Cats are often seen as mysterious and hard to understand.
They do things that just don't make sense to humans. In fact, when cats do these things they are usually referred to as 'bad', even though what the cat might be doing is perfectly natural to her. Let's take a look at some of our feline companions more puzzling behaviors.
Why Do They Bring Us Dead Creatures?
This is a frequently asked question; usually immediately following the discovery of a dead mouse or bird in the house. Adult cats teach kittens how to hunt by bringing them dead small creatures; often mice, so the kitten can play with it. The mouse's tail looks like a good toy so the kitten is usually playing with the mouse quickly. Later the adult cats will bring the kittens stunned but alive prey so the kittens can perfect their hunting abilities.
Without being able to ask the cats why they bring their people dead creatures, experts believe two different scenarios come into play. First, your cat may be trying to teach you how to hunt as she would a kitten. After all, if you have a mouse in the house or garage or rats in the backyard, she may feel your hunting skills are not up to par.
The other theory is that she wants to show off her prowess. "Here, see what an awesome hunter I am!" I'm not sure I believe the idea that cats try to earn their keep by showing off their kills, but it certainly looks like it sometimes—especially when multiple mice are lined up in the kitchen.
Whichever reason you think makes the most sense, remember: your cat is a cat. Cats are hunters by nature, that hunting instinct hard-coded into their DNA. While you don't want that dead mouse on your carpet, remember that your cat is just doing what it's made to do.
Although cats have been bringing up dead mice for hundreds of years, cats plopping themselves on the keyboard is a more recent activity. So why do they do this?
This one's simple: cats lie down on your keyboard because they want your attention. You are sitting, being relatively still, and so as far as your cat is concerned, that's a good time for you to pet her. They have no idea that your fingers tapping away mean anything. Your cat doesn't know that you might be working. To her, this is simply a good time for you to pay attention to her.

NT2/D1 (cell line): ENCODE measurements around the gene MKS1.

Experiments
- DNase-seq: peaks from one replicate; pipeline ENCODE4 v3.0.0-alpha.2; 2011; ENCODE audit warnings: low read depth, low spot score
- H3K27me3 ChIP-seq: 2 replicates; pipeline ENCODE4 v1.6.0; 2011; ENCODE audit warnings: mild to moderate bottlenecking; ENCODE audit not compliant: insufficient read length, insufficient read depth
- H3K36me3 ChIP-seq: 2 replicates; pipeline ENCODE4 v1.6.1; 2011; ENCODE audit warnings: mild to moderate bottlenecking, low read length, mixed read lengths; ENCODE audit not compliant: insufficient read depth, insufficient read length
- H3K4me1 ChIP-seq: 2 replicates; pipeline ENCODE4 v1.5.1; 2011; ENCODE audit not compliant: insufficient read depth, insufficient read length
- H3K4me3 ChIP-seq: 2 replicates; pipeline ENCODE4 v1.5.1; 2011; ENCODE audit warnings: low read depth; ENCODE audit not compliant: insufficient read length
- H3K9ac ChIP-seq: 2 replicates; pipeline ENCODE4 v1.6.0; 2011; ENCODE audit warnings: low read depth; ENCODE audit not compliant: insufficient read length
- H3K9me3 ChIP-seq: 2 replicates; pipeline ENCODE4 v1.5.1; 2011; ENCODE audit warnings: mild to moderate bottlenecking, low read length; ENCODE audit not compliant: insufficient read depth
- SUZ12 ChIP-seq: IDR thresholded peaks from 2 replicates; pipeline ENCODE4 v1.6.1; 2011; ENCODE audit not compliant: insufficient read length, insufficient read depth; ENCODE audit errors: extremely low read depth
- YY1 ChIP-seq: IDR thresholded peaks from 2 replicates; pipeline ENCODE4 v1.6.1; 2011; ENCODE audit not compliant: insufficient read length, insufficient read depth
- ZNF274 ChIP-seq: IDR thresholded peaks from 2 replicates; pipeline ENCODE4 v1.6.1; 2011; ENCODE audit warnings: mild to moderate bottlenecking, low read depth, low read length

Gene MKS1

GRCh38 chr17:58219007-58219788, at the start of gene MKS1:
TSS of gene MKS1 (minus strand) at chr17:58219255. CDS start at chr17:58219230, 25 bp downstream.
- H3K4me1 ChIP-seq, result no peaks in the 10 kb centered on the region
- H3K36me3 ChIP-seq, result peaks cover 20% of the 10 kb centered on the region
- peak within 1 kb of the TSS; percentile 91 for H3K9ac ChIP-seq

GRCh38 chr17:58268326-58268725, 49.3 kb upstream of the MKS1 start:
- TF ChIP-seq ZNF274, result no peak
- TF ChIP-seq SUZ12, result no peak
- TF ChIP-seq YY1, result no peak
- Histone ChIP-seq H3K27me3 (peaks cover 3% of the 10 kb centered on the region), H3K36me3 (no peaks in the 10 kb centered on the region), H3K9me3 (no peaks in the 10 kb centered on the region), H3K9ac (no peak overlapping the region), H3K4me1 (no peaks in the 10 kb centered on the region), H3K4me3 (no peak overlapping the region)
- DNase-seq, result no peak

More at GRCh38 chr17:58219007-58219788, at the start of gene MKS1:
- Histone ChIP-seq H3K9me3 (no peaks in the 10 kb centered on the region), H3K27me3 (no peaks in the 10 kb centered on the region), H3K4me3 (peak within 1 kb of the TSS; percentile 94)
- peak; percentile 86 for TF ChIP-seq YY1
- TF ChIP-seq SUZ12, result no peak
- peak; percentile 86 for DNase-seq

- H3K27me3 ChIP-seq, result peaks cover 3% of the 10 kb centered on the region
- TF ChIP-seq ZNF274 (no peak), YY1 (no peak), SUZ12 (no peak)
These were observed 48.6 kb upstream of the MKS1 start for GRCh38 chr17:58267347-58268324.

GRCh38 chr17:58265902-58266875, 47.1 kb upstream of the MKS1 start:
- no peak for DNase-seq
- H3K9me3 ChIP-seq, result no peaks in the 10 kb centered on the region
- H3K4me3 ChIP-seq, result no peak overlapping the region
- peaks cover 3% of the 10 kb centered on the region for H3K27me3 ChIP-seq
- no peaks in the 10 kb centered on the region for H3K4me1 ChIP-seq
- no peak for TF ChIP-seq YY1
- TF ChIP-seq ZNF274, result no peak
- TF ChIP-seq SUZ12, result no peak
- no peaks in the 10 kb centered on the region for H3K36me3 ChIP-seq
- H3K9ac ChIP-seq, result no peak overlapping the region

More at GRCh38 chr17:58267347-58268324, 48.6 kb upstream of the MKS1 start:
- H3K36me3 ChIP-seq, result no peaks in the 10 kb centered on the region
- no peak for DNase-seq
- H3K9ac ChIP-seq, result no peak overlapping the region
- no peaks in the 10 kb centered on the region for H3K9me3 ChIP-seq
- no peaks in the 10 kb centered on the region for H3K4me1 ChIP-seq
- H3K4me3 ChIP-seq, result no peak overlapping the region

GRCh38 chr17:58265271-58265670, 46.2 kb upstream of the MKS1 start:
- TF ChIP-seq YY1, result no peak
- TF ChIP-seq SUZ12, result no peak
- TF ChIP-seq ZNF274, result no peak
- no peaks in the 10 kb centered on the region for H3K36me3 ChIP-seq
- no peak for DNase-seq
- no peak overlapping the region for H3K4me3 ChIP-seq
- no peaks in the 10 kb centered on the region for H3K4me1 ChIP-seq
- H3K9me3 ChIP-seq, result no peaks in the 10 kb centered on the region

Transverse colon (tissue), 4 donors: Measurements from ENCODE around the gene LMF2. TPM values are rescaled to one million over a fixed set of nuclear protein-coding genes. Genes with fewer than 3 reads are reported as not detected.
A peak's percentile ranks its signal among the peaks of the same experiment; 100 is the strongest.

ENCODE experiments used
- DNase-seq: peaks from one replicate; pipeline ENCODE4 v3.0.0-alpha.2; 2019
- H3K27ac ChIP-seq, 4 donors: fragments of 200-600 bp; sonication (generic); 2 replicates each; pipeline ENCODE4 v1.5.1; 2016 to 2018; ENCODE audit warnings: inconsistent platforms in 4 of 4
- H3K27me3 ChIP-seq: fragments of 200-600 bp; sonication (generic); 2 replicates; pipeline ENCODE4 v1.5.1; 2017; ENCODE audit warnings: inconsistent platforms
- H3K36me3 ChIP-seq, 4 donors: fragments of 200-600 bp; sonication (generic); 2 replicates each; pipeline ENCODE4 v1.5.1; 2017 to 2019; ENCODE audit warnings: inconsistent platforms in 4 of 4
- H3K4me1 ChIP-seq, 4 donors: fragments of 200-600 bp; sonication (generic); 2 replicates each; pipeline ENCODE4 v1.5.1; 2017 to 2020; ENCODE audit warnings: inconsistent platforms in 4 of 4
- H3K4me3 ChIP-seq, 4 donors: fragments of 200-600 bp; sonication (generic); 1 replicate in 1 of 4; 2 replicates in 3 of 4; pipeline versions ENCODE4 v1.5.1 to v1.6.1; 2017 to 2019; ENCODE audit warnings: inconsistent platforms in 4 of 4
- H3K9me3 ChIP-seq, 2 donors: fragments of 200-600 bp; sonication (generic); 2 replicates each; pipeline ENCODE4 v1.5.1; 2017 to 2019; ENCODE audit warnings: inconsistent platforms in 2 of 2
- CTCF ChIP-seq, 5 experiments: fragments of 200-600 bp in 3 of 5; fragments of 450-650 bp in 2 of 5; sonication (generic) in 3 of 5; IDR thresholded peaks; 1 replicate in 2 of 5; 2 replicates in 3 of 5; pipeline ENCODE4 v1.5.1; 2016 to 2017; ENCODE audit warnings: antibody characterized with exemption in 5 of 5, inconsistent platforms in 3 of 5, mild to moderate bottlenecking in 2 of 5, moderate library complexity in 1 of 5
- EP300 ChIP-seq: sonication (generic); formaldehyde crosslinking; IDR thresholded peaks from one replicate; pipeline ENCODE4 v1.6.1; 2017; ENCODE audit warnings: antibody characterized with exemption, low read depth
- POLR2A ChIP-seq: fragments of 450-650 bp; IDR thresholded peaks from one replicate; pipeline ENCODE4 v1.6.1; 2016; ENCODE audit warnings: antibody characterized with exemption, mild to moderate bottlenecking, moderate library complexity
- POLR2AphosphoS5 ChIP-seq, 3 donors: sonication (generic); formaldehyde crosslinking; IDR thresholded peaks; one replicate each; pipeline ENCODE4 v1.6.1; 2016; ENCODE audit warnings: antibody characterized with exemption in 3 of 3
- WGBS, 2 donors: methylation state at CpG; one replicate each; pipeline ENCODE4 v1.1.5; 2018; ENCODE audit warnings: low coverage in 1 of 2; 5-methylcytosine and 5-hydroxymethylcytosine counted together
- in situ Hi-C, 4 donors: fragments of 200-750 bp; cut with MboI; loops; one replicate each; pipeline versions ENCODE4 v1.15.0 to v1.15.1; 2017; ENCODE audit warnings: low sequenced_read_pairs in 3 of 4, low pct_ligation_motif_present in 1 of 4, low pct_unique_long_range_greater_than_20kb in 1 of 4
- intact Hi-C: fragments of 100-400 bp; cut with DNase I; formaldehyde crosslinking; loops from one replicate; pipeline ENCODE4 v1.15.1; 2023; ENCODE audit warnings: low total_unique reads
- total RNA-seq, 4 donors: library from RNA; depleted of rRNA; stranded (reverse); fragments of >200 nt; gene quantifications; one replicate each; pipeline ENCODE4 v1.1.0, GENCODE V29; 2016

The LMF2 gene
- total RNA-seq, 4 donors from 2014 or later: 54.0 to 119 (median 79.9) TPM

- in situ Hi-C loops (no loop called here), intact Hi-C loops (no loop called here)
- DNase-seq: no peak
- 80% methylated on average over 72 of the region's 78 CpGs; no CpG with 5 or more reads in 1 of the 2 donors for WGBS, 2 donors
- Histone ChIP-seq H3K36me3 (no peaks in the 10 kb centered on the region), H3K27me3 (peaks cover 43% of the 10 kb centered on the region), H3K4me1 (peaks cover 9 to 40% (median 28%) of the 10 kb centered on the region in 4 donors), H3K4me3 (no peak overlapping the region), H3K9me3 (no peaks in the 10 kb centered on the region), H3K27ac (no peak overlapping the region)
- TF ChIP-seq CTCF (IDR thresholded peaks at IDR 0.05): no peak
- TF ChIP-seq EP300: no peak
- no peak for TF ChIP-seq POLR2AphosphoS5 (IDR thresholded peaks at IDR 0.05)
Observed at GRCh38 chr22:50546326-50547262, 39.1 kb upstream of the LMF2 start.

If you're the subject of constant keyboard plopping, you might need to get creative to keep your cat happy while you work. For example, I placed a small cat bed on my desk to the side and slightly behind my keyboard. My cat can be on the desk, comfortable, and I can pet her every once in a while.
She Wants In. Now Out. Now In.
Cats hate closed doors. They just hate them. And unless your cat learns how to work doorknobs (don't laugh; many have) then she's going to want you to open all doors and leave them open. Obviously, leaving the outside doors open 24/7 is almost impossible; you're not paying to air condition or heat the outside, not to mention the dangers that could present itself to you or your cat.
Cats dislike closed doors because they want to know what's going on. There might be a game, food, or a comfortable blanket on the other side of that closed door. Or another cat, or a dog, or who knows; maybe a monster. The phrase, 'Curiosity killed the cat," applies to closed doors.
If a door must be closed and your cat is focused on it, try to distract her. A food dispensing toy, a ball, or some petting from you might distract her. If nothing seems to work, take a paper towel soaked with white vinegar and rub that lower portion of that door so that the vinegar smell lingers. Cats and vinegar don't get along.
Felines are vocal creatures and have a wide vocabulary of sounds. Most we can get along with: tiny mews, medium meows, chatters, and of course, purrs. But when your cat yowls (that loud sound halfway between a meow and a scream), the hair on the back of your neck stands up. Why on earth do cats make this terrible sound?
Cats usually yowl when they're not happy. He may be hurt, sick, confused, frightened, or lost. A female cat in season yowls. This loud, grating sound is the cat's way of saying he needs help.
But cats are smart. Sometimes they learn that a yowl will also get your attention. Your cat might then yowl when he's hungry. He may yowl when it's playtime and you aren't doing anything about it. He may yowl because he's bored and wants something to happen. The key is to respond to the yowl only when something is truly wrong. Otherwise, ignore the yowl and let it become nonfunctional for your cat.
Watch and Learn
Even though feline behavior can be confusing sometimes, their behavior (like ours) occurs for a reason. The easiest way to figure it out is to watch your cat and see what she's trying to communicate to you. What is she doing? When does she do it? Can you figure out what she wants from you?
With more understanding, the two of you will have more fun together. So watch her and learn!